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2. The Psychological Component

An example likely best illustrates this point. I recently saw a minor league pitcher who had an outstanding season: an ERA under 3.00 and a career high of 170+ innings. You'd think a guy like that would be wildly enthusiastic about baseball after such an awesome season, and even want to continue playing in any way possible.

That wasn't the case, though. He told me that for the first five days after the season, he avoided everything baseball. In fact, he was so worn out on baseball that he didn't do anything except watch TV and relax for two days. Only after that did he even feel like going for walks with his girlfriend - and he just started up his off-season training three weeks later. This is not uncommon.

It might come as a surprise, but a lot of players are completely "over" baseball by this time of year, particularly if they played for a team that wasn't in a playoff race, or pitched a career high in innings. Forcing them to continue throwing is a quick way to make them really apathetic to baseball and your coaching. If you need proof, ask any minor leaguer how he feels about being sent to Instructional League. A lot of necessary work happens there, but that doesn't mean they enjoy it.

3. Athletes might not know the difference between feeling "good" and "bad."

I'd argue that there are a lot of pitchers who say they feel great at the end of the season, but actually present really poorly in their post-season evaluations. I think a big part of the problem is that we can't necessarily perceive the issues - mobility and stability deficits - that lead to baseball injuries on a daily basis, as most arm injuries involve mechanical pain. In other words, they usually don't hurt unless you're throwing. I've seen athletes who claim they feel awesome at the end of the season, but they actually have experienced big losses in range of motion, stability, and power.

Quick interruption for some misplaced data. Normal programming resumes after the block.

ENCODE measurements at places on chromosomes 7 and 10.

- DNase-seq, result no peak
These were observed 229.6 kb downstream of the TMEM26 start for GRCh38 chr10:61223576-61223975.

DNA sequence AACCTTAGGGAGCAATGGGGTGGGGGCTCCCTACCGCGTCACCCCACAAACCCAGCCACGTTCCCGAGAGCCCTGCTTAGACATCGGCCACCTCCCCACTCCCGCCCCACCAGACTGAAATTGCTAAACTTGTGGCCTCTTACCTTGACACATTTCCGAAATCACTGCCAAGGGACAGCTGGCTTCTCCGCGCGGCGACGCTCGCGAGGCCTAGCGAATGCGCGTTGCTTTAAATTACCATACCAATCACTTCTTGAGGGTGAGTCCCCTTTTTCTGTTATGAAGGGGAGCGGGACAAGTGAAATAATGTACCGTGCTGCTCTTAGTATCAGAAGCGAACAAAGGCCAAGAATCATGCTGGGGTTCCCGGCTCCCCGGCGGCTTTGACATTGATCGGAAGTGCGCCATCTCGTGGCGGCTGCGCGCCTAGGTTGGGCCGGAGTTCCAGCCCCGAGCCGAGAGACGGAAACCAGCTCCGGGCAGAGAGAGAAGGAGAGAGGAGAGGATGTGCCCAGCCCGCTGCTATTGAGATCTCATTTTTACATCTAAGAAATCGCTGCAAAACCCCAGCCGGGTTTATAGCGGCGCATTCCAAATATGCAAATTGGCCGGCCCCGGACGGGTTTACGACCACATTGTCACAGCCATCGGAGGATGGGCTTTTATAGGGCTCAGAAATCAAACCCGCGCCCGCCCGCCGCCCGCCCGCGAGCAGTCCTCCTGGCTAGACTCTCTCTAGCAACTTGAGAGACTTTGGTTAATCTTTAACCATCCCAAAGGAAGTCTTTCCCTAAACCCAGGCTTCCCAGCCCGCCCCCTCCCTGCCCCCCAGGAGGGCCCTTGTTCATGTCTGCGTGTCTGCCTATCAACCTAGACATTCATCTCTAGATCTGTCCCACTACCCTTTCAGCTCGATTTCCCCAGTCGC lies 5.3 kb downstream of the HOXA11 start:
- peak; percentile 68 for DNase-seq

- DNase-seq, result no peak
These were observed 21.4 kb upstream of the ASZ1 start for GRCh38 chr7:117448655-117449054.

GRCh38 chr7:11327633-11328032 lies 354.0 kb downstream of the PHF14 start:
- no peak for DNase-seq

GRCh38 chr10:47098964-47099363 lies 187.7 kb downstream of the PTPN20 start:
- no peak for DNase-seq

To apply this to kids who play year-round baseball, I think it's safe to say that we have a generation of kids who legitimately have no idea what it's like to feel good/fresh. They've never thrown a baseball with excellent rotator cuff strength or full scapular upward rotation. They don't know how to effectively create separation because their hip and thoracic mobility is so subpar, and even if they actually had good mobility, their poor core control wouldn't allow them to make use of it. You could make the argument that it's a "subclinical epidemic;" we just have a lot of "unathletic athletes" who aren't willing to take a step back to set themselves up for many steps forward. Build a big foundation and stay healthy, and you'll always pick up the specific mechanics corrections much easier.

Wrap-up

This article was a long response that could have been summed up with the sentence, "Don't be afraid to take time off from throwing." The research is very much in support of it helping to keep pitchers healthy, but the anecdotal evidence also supports the notion that it supports the long-term baseball development process, too.

Are you an athlete looking to learn more about Cressey Sports Performance's services at our Hudson, MA or Jupiter, FL locations? Check out www.CresseySportsPerformance.com.

Sign-up Today for our FREE Baseball Newsletter and Receive Instant Access to a 47-minute Presentation from Eric Cressey on Individualizing the Management of Overhead Athletes!